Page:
The soaring cost of living has resulted in more south-west residents seeking help from Warrnambool and District Food Share.
Chief executive officer Amanda Hennessy said there had been a 30 per cent increase in the number of emergency hampers provided across the region in the first three months of 2022.
Ms Hennessy said there were 1406 hampers provided to people in need from January to March in 2021, while there were 1905 given out in the same period this year.
Her comments come as the latest Consumer Price Index data shows the price of food recorded the highest year on year rise in more than 10 years.
Food prices in the March 2022 quarter increased by 4.3 per cent from the same time last year.
"We're trending upwards this year," Ms Hennessy said.
She said the COVID-19 pandemic and the high cost of living were resulting in higher number of people finding it hard to make ends meet.
The rising cost of food also has an impact on the service's ability to purchase certain products for the hampers.
"We have to think strategically about what products we will purchase for the hampers," she said.
"We're still getting supplies from our not-for-profit partners, which is fabulous."
The Standard has been tracking the cost of petrol, diesel and household items for the past month.
The cost of petrol has steadily declined after the federal government slashed the fuel excise for six months.
On March 23, Warrnambool motorists were paying an average of 199.9 cents per litre at the bowser for unleaded and 209.9 cents per litre for diesel.
On Wednesday, the average price for petrol had reduced by over 20 cents - with an average of 173.9 cents per litre, while diesel was selling for 187.9 cents per litre.
Comparisons between Woolworths and Coles show while the price of most staple items had not fluctuated too much over the past month, there are some which are worth shopping around for.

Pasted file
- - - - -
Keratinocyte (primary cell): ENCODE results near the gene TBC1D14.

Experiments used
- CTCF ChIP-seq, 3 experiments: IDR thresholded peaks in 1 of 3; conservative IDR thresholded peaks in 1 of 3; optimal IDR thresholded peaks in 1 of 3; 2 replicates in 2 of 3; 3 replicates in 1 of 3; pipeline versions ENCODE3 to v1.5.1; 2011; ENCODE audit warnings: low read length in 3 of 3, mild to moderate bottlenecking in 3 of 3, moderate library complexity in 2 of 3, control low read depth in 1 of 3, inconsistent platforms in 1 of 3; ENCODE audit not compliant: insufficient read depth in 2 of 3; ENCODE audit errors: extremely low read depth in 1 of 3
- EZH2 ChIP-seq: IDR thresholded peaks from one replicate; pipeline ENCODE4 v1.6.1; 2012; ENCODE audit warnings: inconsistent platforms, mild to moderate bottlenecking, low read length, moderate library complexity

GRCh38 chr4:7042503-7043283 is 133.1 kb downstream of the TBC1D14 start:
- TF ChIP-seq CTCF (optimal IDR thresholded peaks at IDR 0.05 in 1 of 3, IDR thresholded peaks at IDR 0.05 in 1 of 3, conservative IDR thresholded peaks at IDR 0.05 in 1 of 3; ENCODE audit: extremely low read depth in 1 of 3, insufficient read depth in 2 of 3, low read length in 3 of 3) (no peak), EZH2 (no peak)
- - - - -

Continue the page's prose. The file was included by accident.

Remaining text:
The price of a Woolworths 500 gram packet of unsalted butter has remained at $5, while the cost of a 500 gram packet of pasta has decreased from $1.25 on March 23 to $1 on May 27.
Similarly a loaf of white bread at Coles has stayed at the same price ($1.70) and the cost of a 1 kilogram packet of white rice has remained at $1.40.
However, items including coffee can vary depending on specials, while the cost of chicken has ranged from $13.50 to $10 a kilogram.
A slab of Victoria Bitter beer has varied over the weeks from $54 to $49 and nappies are an item buyers are advised to buy on special.
Rabobank analyst Michael Harvey warned consumers should brace for further food price rises in the coming months, as the impacts of higher transport costs, supply chain disruptions and other increased input costs make their way through the system.
"This is the highest year-on-year increase in food price inflation since 2011," Mr Harvey said.
"Horticulture was a major contributor to the food inflation recorded - vegetables (6.6 per cent) and fruit (4.9 per cent) prices higher year-on-year," he said.
"Higher cost of meat, seafood and dairy were also significant contributors to food price inflation in the quarter."
Meanwhile, Everybody's Home spokesperson Kate Colvin said soaring housing costs was central to the cost-of-living crisis and must be addressed as a matter of urgent priority.
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